Moving to the Country at La Seranna

IMG_0189.JPG After checking three of Colombia’s biggest cities off of our list, Zevi and I have now arrived in a rural paradise. We are staying at La Seranna, a hostel about a kilometre from the small town of Salento in central Colombia. They call this the Zona Cafetera, or the coffee growing region, and there are a number of farms in close proximity to us that produce some of the world’s best coffee. We pulled up to the property yesterday in the back of our Willy’s Jeep taxi and were immediately astounded by the 360 degrees of jaw dropping views that surround this place. There are steep valleys to all four sides of us covered in greenery, which I’m guessing lasts all year round in this temperate climate. There are a couple of dogs that laze around and will gladly take a few pets. Roosters crowed our wakeup call this morning, and the sound of birds chirping is our constant background music. It’s quite a change from the hustle and bustle of the city!



The atmosphere here is really unique as well. It’s sometimes a bit of a struggle to find a hostel that has the right balance between encouraging socializing, which we like, and full on party atmosphere, which we’re not really into. We really enjoy meeting other travellers and sharing thoughts and stories with them, but we also enjoy getting a good night’s sleep, and La Seranna seems to provide an environment where these two things can happily coexist. Every night from Monday to Friday they have group dinners, where you sit at large communal tables and eat with others staying in the hostel. Last night we had burritos with all sorts of amazing homemade fillings for less than ten dollars each, a pretty great deal if you ask me! We could see one of the cooks making tortillas from scratch and quickly cooking them in a cast iron pan as we ate, and they were absolutely delicious – so much better than store bought. We met and chatted with some really interesting people at dinner, and then moved down to one of the fire pits where we visited some more. It was a lovely way to start our stay here, and I hope the next few nights will be just as wonderful!


I was expecting our bus trip here to be pretty arduous, but for the most part it was much smoother than expected. A trip that I thought would last upwards of eight hours took only six, and our bus was probably the most comfortable one I’ve ever been on. It even had wifi! Maybe that’s a normal thing these days and I had no idea since I don’t take long-haul busses very often, but I was quite impressed. It wasn’t completely smooth sailing, though. We thought that it would be nice to get some exercise in the morning since we’d be sitting for the better part of the days, so we decided to hoof it to the bus station from our hostel in Medellin. It looked to be just over three kilometers, which didn’t sound too bad, and the first part was an easy route downhill that we had walked a few times before. As we got past the familiar section, though, we realized that we actually had no idea where we were going. Luckily Colombians are very friendly, so we found many people that were more than happy to point us in the right direction. By the time we got to the station and hurried on to our bus, we were glad to have a chance to sit down for a while.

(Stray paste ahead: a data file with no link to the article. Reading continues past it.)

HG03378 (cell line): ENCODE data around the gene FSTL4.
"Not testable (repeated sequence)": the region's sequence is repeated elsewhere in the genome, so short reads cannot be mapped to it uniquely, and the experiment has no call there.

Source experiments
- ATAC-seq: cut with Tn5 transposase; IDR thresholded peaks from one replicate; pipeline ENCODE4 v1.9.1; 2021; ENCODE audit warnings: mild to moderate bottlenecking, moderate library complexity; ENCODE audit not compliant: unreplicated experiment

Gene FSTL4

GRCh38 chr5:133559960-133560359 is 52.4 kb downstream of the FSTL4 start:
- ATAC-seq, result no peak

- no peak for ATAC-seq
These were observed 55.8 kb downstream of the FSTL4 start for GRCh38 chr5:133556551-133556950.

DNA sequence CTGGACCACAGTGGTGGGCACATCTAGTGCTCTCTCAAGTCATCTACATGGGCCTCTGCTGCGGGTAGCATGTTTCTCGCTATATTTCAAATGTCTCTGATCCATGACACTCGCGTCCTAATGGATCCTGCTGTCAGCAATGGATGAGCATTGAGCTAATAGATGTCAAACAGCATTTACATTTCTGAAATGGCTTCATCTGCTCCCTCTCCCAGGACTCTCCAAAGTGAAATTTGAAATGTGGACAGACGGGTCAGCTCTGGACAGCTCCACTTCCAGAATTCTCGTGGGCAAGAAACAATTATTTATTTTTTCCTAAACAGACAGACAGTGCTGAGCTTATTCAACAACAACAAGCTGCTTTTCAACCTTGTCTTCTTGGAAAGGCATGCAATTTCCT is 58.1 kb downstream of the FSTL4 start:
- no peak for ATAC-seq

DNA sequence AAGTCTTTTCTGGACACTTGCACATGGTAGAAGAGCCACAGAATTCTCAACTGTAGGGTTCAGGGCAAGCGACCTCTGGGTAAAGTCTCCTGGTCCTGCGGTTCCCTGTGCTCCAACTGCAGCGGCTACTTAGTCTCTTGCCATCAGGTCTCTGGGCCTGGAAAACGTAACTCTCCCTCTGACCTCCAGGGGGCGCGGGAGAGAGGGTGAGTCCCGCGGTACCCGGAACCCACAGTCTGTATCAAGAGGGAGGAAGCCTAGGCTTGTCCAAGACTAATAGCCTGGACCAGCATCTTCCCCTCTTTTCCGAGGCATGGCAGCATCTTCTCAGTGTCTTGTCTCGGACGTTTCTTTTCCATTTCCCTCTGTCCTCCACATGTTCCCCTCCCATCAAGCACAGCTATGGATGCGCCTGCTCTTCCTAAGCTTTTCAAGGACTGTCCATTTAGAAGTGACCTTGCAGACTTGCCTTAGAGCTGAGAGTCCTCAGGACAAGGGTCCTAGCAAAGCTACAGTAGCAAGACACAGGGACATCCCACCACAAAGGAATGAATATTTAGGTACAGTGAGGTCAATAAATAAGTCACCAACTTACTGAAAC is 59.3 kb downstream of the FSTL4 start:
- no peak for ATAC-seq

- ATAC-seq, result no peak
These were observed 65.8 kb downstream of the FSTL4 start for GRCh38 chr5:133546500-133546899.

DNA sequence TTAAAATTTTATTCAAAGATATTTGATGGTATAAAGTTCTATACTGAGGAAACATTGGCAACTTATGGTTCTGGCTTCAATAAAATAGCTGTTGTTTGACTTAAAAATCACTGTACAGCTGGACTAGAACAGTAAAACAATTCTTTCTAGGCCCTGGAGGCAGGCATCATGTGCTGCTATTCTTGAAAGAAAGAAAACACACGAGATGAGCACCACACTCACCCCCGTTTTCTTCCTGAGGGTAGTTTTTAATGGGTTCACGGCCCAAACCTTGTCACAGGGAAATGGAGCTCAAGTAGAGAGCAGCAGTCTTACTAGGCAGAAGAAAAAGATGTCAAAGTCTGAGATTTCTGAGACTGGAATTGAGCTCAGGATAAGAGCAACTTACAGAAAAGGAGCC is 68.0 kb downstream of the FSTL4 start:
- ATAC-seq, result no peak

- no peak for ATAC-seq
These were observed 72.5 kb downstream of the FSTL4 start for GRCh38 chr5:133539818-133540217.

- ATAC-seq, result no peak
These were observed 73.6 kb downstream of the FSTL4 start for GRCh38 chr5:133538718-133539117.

There is no direct bus from Medellin to Salento, so we got dropped off on the side of the highway before the bus’s final stop in Armenia so that we wouldn’t have to backtrack. After running across the highway with our huge backpacks (just another day crossing roads in Latin America), we managed to flag down a small twelve or so seater bus that was on its way to Salento. It was no easy task, but we somehow managed to cram seven people, many of them much taller than the average Colombian, and their excessively large luggage into this already mostly full bus. The other passengers were very gracious and kind as we sat down beside them with our giant packs on our laps and tried not to hit them with any of our paraphernalia. I’m not sure that I would have been as understanding! We gripped our bags tightly as we wove our way up a series of sharp bends, trying not to let gravity knock us into our neighbours. I made a mental list of all of the things I wished I had left at home so that my pack wouldn’t be so gargantuan. Luckily the ride was over in less than half an hour and everyone seemingly made it out unscathed.

I love city life, and I’ll be happy to get back to exploring the urban jungles of South America in a few days. For now though, I’m happy to breathe in some fresh country air and do a little rural relaxing.

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2 thoughts on “Moving to the Country at La Seranna

  1. karengummo says:

    Oh yes – that fresh country air must be

  2. […] is not actually a dangerous places filled with drugs and crime, and tell them about the wonders of La Seranna and Tejo and the Medellin walking tour, among other things. Other travellers have really been our […]

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